I learned when to make myself scarce. I found ways to absent myself from the house from 5:17 p.m. to 6:03 p.m., which is when my sister muffed the tricky fast bit in the third movement of Vivaldi’s Violin Concerto in A Minor seventeen times straight. I generally skipped out after dinner while my parents—they got divorced a couple of years ago, but my dad was over for some reason, probably to talk about money—had a nastier-than-usual fight about whether or not my mom should take her car into the shop because the muffler rattled when you went over bumps.

It put things in perspective. Note to self: Do not waste entire life being angry about stupid things.

As for the rest of the day, my strategies for occupying myself for all eternity were mostly (a) going to the library, and (b) going to the pool.

Generally I chose option (a). The library was probably the place in Lexington where I felt the most at home, and that’s not excluding my actual home, the one where I slept at night. It was quiet at the library. It was air-conditioned. It was calm. Books don’t practice violin. Or fight about mufflers.

Plus they smell really good. This is why I’m not much of a supporter of the glorious e-book revolution. E-books don’t smell like anything.

With an apparently infinite amount of time at my disposal, I could afford to think big, and I did: I decided to read through the entire fantasy and science fiction section, book by book, in alphabetical order. At the time, that was pretty much my definition of happiness. (That definition was about to change, in a big way, but let’s not get ahead of ourselves.) At the point where this story starts it had been August 4th for I would say approximately a month, give or take, and I was up to Flatland, which is by a guy named, no kidding, Edwin Abbott Abbott.

Flatland was published in 1884, and it’s about the adventures of a Square and a Sphere. The idea is that the Square is a flat, two-dimensional shape, and the Sphere is a round, three-dimensional shape, so when they meet the Sphere has to explain to this flat Square what the third dimension is. Like what it means to have height in addition to length and width. His whole life, the Square has lived on one plane and never looked up, and now he does for the first time and, needless to say, his flat little mind is pretty much blown.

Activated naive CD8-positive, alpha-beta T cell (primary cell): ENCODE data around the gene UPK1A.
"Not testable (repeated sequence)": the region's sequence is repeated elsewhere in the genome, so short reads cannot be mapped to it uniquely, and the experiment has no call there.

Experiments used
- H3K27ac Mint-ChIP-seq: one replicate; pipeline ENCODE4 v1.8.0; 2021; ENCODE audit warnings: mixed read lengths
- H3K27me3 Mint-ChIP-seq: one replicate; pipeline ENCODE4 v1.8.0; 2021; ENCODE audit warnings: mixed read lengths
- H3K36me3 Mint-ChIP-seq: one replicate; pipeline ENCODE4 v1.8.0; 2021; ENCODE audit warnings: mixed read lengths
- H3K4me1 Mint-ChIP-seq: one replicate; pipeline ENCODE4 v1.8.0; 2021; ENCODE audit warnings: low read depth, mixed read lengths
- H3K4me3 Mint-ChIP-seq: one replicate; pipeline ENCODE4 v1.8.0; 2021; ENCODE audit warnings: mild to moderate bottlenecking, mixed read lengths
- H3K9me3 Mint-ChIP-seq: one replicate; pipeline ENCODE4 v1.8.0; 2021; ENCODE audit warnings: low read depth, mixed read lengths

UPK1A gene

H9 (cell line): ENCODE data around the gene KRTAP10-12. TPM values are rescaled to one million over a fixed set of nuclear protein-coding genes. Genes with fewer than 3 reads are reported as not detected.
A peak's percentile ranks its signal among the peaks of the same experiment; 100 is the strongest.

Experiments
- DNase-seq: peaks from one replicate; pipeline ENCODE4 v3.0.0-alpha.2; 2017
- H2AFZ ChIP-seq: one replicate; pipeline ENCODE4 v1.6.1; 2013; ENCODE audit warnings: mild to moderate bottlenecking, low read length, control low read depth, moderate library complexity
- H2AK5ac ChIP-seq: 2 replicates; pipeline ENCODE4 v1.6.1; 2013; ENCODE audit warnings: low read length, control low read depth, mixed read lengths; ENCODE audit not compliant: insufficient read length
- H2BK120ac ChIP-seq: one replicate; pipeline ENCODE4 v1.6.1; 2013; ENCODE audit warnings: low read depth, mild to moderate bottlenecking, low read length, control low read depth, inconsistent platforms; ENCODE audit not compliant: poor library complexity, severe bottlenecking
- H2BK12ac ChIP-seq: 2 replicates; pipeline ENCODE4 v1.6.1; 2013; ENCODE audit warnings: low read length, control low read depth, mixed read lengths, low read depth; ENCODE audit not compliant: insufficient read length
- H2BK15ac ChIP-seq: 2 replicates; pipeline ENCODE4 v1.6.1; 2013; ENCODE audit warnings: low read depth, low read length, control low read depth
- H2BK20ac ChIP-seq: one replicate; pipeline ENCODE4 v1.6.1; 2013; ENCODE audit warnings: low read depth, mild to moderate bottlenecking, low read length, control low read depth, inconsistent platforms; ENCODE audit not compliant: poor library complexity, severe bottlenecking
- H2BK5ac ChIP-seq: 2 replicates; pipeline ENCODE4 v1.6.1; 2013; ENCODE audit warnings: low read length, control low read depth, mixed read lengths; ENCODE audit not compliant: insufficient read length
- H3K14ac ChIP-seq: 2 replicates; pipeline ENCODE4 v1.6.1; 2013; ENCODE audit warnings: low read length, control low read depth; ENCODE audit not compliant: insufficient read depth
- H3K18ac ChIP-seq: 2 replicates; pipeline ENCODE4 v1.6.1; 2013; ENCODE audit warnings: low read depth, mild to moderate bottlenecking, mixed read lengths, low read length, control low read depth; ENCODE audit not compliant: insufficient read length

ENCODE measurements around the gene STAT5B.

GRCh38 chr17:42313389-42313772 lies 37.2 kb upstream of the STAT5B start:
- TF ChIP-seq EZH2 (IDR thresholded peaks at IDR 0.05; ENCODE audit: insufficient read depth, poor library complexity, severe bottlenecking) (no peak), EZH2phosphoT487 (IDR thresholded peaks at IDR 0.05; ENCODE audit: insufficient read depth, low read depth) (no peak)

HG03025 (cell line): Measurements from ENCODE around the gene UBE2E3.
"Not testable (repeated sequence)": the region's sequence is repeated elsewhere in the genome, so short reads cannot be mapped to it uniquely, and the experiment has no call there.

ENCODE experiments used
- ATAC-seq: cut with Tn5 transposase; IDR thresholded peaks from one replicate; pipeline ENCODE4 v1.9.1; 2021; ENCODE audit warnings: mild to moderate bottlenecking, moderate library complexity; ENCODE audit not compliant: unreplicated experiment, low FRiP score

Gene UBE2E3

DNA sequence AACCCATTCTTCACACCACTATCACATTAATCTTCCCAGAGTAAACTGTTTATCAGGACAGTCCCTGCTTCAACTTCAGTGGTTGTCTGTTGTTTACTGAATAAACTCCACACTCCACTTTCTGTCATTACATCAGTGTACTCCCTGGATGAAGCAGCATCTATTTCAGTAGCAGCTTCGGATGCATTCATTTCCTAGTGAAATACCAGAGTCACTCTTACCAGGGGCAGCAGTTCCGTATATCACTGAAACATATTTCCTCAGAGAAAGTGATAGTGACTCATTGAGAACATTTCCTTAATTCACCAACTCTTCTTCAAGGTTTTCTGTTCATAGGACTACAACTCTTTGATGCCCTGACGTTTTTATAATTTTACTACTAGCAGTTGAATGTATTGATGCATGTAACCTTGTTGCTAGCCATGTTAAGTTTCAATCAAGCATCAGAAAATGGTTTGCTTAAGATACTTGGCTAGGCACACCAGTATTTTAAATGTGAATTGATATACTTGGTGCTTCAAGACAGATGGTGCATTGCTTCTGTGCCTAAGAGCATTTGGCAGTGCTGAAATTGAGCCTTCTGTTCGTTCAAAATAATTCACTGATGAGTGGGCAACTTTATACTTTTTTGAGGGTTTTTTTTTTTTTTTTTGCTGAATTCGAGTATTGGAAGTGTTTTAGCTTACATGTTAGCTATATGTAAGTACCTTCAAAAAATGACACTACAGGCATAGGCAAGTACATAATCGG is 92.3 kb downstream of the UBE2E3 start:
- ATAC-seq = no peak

Then the Sphere and the Square hit the road together and visit a one-dimensional world, where everybody is a near-infinitely thin Line, and then a zero-dimensional world, which is inhabited by a single infinitely small Point who sits there singing to himself forever. He has no idea anybody or anything else exists.

After that they try to figure out what the fourth dimension would be like, at which point my brain broke and I decided to go to the pool instead.

You might jump in at this point and say: Hey. Guy. (It’s Mark.) Okay, Mark. If the same day is repeating over and over again, if every morning it just goes back to the beginning automatically, with everything exactly the way it was, then you could basically do whatever you want, am I right? I mean, sure, you could go to the library, but you could go to the library naked and it wouldn’t even matter, because it would all be erased the next day like a shaken Etch A Sketch. You could, I don’t know, rob a bank or hop a freight train or tell everybody what you really think of them. You could do anything you wanted.

Which was, yes, theoretically true. But honestly, in this heat, who has the energy? What I wanted was to sit on my ass somewhere air-conditioned and read books.

Plus, you know, there was always the super-slight chance that that one time it wouldn’t work, that the spell would go away as suddenly and mysteriously as it had arrived, and I would wake up on August 5th and have to deal with the consequences of whatever crazy thing I just did.

I mean, for the time being I was living without consequences. But you can’t hold back consequences forever.

Like I was saying, I went to the pool. This is important because it’s where I met Margaret, and that’s important because after I met her everything changed.


On Sale
Feb 2, 2021
Page Count
63 pages

Lev Grossman

About the Author

Lev Grossman is the author of five novels including The Silver Arrow, and the #1 New York Times bestselling Magicians trilogy, which has been published in thirty countries. A TV adaptation of the trilogy is now in its fifth season as the top-rated show on Syfy. Grossman is also an award-winning journalist who spent fifteen years as the book critic and lead technology writer at Time magazine, where he published more than twenty cover stories. In addition, he has written for the New York Times, the Wall Street JournalWired, the Believer, the Village Voice, NPR, Salon, Slate, and Buzzfeed, among many others. He lives in New York City with his wife and three children.